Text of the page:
Crystal Lighthouses


Crystal Lighthouses

Inspiring paintings, poems, songs, and numerous stories, lighthouses have become historical landmarks over time because of their legendary history and their maritime importance.

          Ever since man attempted travel by sea, navigational tools & guides were used.  In the very early days, mariners tended to sail by day for visibility and near coasts.  Natural landmarks, winds, ocean currents, and the use of stars were the main aids available.  Since electricity and the light bulb were hundreds of years away, fires lit on shore were the earliest indications of nighttime seaside navigational.  However, they were not very bright and needed to be tended frequently.

          In 290 B.C., Colossus was erected at the entrance of Rhodes which was built by Chares of Lindos.  The sun-god of Helios was made of bronze, measured 132 ft. high, and held a fire in his hand.  80 years later, it was destroyed due to an earthquake.  Later, Egypt constructed a lighthouse on the island of Pharos.  Measuring 425 ft. tall and built by Sostratos of Knidos in 299-288 B.C., it marked the entrance of Alexandria.  It too was destroyed because of an earthquake.  Also, the Romans were known to build at least 30 lighthouses on the Mediterranean Sea.

          The 1st beacons to be recorded in writing, were built by the Greeks in the 6th & 5th century B.C. to mark the entrances of harbors, such as Piraeus.  A tower called the Torre de Hercules in Coruna, Spain has stood since the 1st century A.D. and is actually still used today!

          Lighthouses were not always used.  Where water levels are too deep or where a lighthouse would be too expensive or impractical, lightships were used.  Not nearly used as much, they were still an effective landmark & navigational option for seafarers.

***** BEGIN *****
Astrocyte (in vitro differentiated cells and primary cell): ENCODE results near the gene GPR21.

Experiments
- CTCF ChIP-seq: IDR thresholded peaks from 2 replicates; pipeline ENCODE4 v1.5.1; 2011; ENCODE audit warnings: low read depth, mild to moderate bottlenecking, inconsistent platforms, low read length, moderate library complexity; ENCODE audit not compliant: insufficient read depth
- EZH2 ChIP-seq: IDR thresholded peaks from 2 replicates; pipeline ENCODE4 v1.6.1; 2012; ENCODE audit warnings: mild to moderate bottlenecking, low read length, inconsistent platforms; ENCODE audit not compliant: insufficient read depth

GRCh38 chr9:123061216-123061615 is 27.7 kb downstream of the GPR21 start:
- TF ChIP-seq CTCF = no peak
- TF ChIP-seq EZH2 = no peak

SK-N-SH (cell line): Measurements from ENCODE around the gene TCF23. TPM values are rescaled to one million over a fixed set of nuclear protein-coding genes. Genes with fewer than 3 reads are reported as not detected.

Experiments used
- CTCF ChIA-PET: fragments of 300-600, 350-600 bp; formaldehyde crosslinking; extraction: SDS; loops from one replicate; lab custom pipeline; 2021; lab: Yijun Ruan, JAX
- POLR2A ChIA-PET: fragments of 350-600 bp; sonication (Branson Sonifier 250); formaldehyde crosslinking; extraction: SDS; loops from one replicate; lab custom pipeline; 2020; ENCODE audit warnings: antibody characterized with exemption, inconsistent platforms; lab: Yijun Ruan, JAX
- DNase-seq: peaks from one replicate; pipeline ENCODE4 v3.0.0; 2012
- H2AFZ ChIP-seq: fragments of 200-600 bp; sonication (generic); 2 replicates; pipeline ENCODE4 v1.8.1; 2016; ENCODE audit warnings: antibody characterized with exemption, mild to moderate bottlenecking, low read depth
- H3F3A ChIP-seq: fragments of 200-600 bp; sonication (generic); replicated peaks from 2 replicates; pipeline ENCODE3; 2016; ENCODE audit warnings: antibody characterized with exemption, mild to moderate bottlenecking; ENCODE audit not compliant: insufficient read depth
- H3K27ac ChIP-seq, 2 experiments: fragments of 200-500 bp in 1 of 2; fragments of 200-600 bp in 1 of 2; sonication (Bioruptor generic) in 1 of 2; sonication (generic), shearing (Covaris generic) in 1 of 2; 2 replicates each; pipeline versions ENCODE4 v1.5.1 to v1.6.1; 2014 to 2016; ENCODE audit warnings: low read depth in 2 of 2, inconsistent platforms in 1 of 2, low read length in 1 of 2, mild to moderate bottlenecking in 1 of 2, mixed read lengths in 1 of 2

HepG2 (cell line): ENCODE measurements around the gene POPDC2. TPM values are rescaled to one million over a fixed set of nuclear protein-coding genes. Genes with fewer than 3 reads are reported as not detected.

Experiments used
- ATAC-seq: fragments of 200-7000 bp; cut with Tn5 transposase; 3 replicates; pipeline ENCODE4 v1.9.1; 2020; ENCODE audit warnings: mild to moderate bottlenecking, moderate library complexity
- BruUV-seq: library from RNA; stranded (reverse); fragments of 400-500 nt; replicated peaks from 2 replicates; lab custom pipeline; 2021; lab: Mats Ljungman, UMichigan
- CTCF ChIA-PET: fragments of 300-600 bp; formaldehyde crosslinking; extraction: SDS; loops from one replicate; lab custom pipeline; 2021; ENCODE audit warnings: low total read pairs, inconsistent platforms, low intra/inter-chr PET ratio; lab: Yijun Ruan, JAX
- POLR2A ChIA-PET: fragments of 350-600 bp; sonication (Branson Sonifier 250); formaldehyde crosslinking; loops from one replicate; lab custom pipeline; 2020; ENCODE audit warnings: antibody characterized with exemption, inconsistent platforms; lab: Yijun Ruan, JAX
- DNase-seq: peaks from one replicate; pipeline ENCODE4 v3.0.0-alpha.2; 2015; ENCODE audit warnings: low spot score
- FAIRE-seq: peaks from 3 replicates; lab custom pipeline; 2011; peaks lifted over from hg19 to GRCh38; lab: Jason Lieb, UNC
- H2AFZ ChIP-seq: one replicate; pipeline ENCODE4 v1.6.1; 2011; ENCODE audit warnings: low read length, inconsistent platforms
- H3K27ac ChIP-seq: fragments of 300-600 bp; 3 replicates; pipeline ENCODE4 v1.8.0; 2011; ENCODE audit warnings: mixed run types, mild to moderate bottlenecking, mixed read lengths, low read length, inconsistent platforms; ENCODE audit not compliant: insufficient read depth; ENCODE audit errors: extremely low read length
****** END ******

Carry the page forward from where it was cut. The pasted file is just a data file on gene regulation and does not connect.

Initially, unlit towers on land were used.  It was raised in order to be visible at a distance.  These towers and their different styles were partly influenced by other uses such as a lookout, defense tower, or for residence.  Soon after, small candles grouped together forming a larger “lamp”, were put on tall posts, in nearby trees, or up onto a pole called “the swape”.  In  Scandinavia, during the 1500’s, a fire was kept in an iron basket which was raised & lowered to light and tend.

          Before the 19th century, lighthouse towers were built using wood or stone because the materials were readily available.  Soon, masonry towers were built because of their durability and were less vulnerable to fire.  Masonry towers were the most popular during the 1800’s.  Around the turning point of the 20th century, concrete towers reinforced with steel began to replace the brick masonry towers.  The 1st was constructed in 1908 at Point Arena, California.  Most major reinforced lighthouse towers are currently found on the west coast where they are best adapted for the threat of earthquakes.

          The illumination source of the lighthouse changed through time also.  Early ancient light towers were made of stone and used wood, charcoal, or tar.  Wood burned quickly and it needed to be tended to frequently.  Charcoal or tar emitted fumes & smoke which were hazardous.  Whatever the source, it wasn’t very practical and efficient.  By the 1600’s, oil (whether animal or vegetable) lamps became the primary choice.  In 1765, Antonie Lavoisier developed a large spherical parabolic beacon reflector.  This allowed the rays of light from the tower to be focused.  In 1782, Swiss physicist Aime Argand made a hollow wick increasing the air supply which led to a virtually smokeless flame which was constant and 10x brighter.  It was called the Argand Lamp and it revolutionized tower lighting at that time.  By 1855, Kerosene became prevalent and was used almost universally by 1889.  In 1892, acetylene (a pure chemical compound of Hydrogen & Carbon) was discovered.  Using acetylene was much cheaper and burned 20x brighter than kerosene.